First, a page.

Many think that being reasonable is a good thing, they may even aspire to the accolade of reasonable man, thinking that this might imply a sound, comprehensive faculty of discernment and weighing all the angles of an argument. But reason only goes so far, so often it merges with excuse and justification. And these have to be sold to others. It takes a brave man to point out that a justification is not the same as something fully reasoned. There is a major fallacy associated with reason and this is that almost inevitably it is based in a socio-political context. The two things are inextricably linked, because reason has to it the normative basis of what society deems reasonable. As a consequence, reason, strange as it may seem, can be causal of atrocity. If we don’t like the way a bunch of a-rabs are behaving then it is reasonable to effect regime change which causes death, destruction and a massive migration crisis; which in turns leads to unrest at home. Reason is not infallible and more often it is a way of arguing for something we want, seek or desire. It is a pretend pseudo-logic used to justify.
Reason is a tool for manipulation, it lies aback the salesman’s pitch and the advertiser’s enticement. The reason for using this lovely fifteen compartment washing capsule is that it is so much better and more convenient than our competitor. Their washing capsule has only fourteen compartments, Q.E.D., our capsule is better, and you need to pay that little bit extra to join the enlightened users of the novel quantum chromodynamic washing system. Should you do this instantaneously you will be transformed into a model, a sex goddess and a perfect mum, who will be the envy of all and sundry.
OK, I have over-egged this, but do you get the idea? Reason can be used to manipulate.
Reason can have a convenient and expedient, self or group centred myopia.
What is reasonable in one socio-political context, is unreasonable in another. And reason has a poor memory, it is also selective. For example, many claim to be Christian and unless I am mistaken vengeance is not a Christian value. Yet we have people, claiming to be Christian insisting that it is fair that a child murder be punished as an adult and for life in the USA. The victim can no longer walk the earth; therefore, the perpetrator must be locked away until they die. The reasoning is faulty. It is used to manipulate a desired outcome, in this case vengeance. It is not fair that the perpetrator should be free, ever.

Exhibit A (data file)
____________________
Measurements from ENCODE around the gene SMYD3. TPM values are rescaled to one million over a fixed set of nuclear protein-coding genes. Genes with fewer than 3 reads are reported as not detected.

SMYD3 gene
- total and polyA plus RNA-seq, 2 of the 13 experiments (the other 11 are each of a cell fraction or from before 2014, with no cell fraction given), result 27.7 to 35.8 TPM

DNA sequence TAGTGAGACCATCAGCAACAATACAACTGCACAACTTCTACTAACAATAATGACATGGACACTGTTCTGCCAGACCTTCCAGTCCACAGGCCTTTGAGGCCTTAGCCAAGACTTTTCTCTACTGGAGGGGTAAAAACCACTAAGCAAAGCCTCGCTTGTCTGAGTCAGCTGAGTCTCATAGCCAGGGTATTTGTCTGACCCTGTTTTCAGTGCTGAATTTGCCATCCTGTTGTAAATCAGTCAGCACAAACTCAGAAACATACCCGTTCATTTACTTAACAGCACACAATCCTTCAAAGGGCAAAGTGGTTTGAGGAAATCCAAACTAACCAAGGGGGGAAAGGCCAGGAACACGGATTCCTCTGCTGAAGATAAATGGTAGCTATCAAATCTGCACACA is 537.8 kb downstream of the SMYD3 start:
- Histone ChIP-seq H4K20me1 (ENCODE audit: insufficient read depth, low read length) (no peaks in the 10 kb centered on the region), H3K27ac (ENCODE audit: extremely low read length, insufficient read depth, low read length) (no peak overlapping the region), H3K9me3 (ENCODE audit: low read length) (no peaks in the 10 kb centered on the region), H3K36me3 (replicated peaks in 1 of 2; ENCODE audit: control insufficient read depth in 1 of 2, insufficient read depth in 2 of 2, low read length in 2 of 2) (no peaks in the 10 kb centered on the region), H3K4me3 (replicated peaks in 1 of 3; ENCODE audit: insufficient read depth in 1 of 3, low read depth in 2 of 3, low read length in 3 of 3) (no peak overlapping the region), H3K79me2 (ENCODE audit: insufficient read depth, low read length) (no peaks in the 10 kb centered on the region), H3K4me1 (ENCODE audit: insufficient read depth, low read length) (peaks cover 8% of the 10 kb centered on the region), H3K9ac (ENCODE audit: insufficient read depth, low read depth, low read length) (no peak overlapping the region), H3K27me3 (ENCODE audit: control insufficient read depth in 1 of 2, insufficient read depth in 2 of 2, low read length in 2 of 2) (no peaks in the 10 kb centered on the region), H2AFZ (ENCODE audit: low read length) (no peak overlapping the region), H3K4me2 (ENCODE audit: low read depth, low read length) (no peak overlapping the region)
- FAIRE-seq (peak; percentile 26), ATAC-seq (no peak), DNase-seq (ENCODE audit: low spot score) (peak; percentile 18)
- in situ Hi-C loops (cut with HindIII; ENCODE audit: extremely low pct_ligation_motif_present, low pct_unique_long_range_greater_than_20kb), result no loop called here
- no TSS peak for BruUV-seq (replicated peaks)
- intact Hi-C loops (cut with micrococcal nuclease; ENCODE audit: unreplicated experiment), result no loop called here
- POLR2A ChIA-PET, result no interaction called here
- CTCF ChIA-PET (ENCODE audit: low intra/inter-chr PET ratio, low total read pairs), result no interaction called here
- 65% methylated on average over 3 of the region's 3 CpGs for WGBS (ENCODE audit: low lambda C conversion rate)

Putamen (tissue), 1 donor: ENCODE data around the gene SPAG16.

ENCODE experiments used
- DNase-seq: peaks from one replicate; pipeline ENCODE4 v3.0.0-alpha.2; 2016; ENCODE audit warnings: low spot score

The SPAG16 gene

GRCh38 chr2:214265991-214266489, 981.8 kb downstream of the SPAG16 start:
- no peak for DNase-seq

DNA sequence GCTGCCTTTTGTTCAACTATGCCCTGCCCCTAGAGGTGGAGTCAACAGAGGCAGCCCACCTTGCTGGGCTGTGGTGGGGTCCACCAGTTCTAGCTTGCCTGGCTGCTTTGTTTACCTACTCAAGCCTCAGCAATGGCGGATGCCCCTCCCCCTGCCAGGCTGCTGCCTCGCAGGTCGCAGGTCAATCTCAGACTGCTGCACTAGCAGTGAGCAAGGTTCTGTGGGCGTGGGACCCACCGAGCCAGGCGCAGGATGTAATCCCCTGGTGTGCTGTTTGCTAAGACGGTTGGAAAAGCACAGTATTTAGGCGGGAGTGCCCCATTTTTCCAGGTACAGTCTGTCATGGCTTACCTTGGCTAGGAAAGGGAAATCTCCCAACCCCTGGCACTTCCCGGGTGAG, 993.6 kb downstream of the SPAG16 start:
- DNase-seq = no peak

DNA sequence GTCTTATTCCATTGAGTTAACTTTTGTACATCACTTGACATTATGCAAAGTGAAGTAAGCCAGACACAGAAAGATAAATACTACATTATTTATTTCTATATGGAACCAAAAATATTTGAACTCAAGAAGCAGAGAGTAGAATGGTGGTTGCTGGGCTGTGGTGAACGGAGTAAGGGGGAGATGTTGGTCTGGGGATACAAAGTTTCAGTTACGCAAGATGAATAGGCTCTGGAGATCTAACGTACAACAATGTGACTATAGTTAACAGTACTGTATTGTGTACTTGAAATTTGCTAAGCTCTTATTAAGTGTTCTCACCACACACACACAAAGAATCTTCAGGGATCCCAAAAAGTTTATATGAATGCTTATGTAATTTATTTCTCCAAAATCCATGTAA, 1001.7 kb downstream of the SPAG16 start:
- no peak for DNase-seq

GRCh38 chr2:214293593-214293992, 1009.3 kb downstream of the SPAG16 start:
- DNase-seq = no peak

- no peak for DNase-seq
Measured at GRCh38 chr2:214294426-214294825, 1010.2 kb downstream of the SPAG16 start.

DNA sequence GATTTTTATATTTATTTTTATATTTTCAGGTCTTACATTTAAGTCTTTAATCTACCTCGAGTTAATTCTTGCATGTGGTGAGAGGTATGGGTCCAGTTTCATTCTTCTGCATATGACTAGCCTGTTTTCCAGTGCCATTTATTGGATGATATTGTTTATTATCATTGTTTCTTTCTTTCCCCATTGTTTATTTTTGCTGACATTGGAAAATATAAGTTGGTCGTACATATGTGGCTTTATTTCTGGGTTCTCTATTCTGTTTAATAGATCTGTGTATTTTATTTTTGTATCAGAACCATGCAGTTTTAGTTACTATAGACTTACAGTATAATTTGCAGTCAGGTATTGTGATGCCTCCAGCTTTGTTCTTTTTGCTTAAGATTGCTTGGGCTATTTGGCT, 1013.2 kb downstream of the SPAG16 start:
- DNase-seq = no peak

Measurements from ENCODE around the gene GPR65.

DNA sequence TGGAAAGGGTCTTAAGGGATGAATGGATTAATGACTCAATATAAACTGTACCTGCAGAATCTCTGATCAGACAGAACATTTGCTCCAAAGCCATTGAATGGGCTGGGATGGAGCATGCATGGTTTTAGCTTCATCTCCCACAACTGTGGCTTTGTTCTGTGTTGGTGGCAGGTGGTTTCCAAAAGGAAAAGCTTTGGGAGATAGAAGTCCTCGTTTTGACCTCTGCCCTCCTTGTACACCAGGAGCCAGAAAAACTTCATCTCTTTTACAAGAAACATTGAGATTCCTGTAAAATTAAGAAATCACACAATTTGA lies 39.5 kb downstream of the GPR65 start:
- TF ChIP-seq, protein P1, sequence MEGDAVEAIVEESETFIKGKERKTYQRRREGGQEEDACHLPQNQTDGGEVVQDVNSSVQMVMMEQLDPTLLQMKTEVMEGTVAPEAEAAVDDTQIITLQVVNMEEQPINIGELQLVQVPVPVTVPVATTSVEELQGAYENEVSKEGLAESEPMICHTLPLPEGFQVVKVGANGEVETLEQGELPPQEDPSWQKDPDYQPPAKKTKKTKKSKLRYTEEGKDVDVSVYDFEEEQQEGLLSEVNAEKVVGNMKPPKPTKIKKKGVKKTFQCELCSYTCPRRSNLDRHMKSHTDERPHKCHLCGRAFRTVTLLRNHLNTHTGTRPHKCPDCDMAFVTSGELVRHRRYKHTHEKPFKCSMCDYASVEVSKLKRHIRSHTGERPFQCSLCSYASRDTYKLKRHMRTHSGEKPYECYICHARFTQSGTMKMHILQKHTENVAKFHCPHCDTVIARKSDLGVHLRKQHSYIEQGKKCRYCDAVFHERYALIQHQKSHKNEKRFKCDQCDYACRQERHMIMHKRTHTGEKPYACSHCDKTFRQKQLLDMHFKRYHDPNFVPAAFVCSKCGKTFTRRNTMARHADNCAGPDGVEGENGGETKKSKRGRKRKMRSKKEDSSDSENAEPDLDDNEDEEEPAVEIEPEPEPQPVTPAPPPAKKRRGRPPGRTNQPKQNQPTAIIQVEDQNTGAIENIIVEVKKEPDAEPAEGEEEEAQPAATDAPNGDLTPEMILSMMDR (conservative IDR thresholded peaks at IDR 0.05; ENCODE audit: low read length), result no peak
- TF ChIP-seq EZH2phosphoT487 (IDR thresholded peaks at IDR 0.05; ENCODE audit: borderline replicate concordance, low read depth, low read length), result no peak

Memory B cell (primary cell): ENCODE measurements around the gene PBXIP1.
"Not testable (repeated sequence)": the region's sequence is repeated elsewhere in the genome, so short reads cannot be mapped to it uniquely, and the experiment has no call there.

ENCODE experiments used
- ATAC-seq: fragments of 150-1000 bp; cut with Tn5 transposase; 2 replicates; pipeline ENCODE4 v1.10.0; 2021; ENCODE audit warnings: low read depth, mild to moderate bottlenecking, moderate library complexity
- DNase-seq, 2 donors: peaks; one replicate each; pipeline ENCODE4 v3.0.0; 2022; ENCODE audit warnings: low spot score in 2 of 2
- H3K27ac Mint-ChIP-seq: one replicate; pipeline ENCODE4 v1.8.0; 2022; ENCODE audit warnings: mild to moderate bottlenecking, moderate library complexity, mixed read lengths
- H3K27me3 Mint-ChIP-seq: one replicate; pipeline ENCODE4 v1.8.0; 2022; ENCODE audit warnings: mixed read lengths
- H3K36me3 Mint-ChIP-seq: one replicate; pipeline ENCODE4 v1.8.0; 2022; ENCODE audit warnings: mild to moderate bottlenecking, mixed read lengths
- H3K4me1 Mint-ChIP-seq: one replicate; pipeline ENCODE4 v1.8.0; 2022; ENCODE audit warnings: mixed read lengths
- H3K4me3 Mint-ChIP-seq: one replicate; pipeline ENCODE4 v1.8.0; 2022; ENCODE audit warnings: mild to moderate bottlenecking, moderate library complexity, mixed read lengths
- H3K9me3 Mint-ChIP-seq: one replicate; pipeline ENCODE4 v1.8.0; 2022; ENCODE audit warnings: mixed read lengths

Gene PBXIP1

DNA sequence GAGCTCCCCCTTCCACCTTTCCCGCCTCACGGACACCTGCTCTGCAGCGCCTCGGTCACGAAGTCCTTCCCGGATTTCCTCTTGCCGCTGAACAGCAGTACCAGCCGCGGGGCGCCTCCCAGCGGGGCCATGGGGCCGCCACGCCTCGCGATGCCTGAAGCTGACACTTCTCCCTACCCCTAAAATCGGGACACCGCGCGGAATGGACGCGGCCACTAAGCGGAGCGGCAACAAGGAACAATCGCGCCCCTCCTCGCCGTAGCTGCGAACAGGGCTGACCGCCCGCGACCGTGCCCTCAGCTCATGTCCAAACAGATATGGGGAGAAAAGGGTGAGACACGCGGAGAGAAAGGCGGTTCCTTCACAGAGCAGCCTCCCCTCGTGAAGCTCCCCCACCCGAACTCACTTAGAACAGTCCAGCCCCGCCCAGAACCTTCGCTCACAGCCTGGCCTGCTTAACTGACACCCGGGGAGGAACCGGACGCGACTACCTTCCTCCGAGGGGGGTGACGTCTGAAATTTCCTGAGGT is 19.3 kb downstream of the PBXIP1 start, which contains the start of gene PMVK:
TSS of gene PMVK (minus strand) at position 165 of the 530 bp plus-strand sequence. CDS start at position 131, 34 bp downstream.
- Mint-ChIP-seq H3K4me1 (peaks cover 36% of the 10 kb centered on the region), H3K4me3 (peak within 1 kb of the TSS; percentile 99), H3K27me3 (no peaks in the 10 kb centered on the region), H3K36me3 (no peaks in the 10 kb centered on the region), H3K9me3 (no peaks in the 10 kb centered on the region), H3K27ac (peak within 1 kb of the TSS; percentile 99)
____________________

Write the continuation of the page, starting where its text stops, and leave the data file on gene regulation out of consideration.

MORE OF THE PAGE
Attached to this notion of reason is this equally bizarre notion of fair. Many a highly paid executive justifies an inflated salary on grounds of fairness, but it is a selective justification in which the more able arguer wins a greater salary. What is fair can be only in the eyes of the person making this claim. Everybody else is wrong. If one is using reason, it is not reasonable that there is such a huge pay differential. It is skewed, but the skewing need not be so marked. To be true some are simply greedy bastards.
To be reasonable, is to be malleable, able to be reasoned. One can be persuaded, influenced, convinced, manipulated, brainwashed and brow beaten by reasons. The peer group and this “social consensus” thingamajig is a major component of reason. It is man-made and as a certain Vulcan might say, illogical.
At the back of reason there is often an agenda, simple as.
Having perhaps tainted this notion of reason:
Am I a reasonable being?
Is this a good thing?
Has my reason ever gotten me into trouble?
Is reason comprehensive and all encompassing?
This film addresses two different styles of leadership. Sometimes that which we justify to ourselves can lead us into dark places. Clinging on to power can become ever more desperate and not pretty. This can increase the justification count exponentially.